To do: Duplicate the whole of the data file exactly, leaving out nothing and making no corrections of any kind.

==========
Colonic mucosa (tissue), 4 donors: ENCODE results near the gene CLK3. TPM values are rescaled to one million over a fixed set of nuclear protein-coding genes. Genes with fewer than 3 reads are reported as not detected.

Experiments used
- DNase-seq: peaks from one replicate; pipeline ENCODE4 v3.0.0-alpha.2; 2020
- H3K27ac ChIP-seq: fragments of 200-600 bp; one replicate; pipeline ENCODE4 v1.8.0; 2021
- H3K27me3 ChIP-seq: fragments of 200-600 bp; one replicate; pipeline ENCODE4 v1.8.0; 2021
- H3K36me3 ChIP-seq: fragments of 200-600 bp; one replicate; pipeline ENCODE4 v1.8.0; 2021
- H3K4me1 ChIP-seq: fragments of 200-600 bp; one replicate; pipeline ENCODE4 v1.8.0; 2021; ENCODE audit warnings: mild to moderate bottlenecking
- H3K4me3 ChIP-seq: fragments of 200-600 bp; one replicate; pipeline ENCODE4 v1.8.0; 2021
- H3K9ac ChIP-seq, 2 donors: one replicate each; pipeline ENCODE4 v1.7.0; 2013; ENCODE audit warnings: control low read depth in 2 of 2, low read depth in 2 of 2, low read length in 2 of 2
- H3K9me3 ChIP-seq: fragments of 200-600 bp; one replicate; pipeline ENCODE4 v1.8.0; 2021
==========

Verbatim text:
Colonic mucosa (tissue), 4 donors: ENCODE results near the gene CLK3. TPM values are rescaled to one million over a fixed set of nuclear protein-coding genes. Genes with fewer than 3 reads are reported as not detected.

Experiments used
- DNase-seq: peaks from one replicate; pipeline ENCODE4 v3.0.0-alpha.2; 2020
- H3K27ac ChIP-seq: fragments of 200-600 bp; one replicate; pipeline ENCODE4 v1.8.0; 2021
- H3K27me3 ChIP-seq: fragments of 200-600 bp; one replicate; pipeline ENCODE4 v1.8.0; 2021
- H3K36me3 ChIP-seq: fragments of 200-600 bp; one replicate; pipeline ENCODE4 v1.8.0; 2021
- H3K4me1 ChIP-seq: fragments of 200-600 bp; one replicate; pipeline ENCODE4 v1.8.0; 2021; ENCODE audit warnings: mild to moderate bottlenecking
- H3K4me3 ChIP-seq: fragments of 200-600 bp; one replicate; pipeline ENCODE4 v1.8.0; 2021
- H3K9ac ChIP-seq, 2 donors: one replicate each; pipeline ENCODE4 v1.7.0; 2013; ENCODE audit warnings: control low read depth in 2 of 2, low read depth in 2 of 2, low read length in 2 of 2
- H3K9me3 ChIP-seq: fragments of 200-600 bp; one replicate; pipeline ENCODE4 v1.8.0; 2021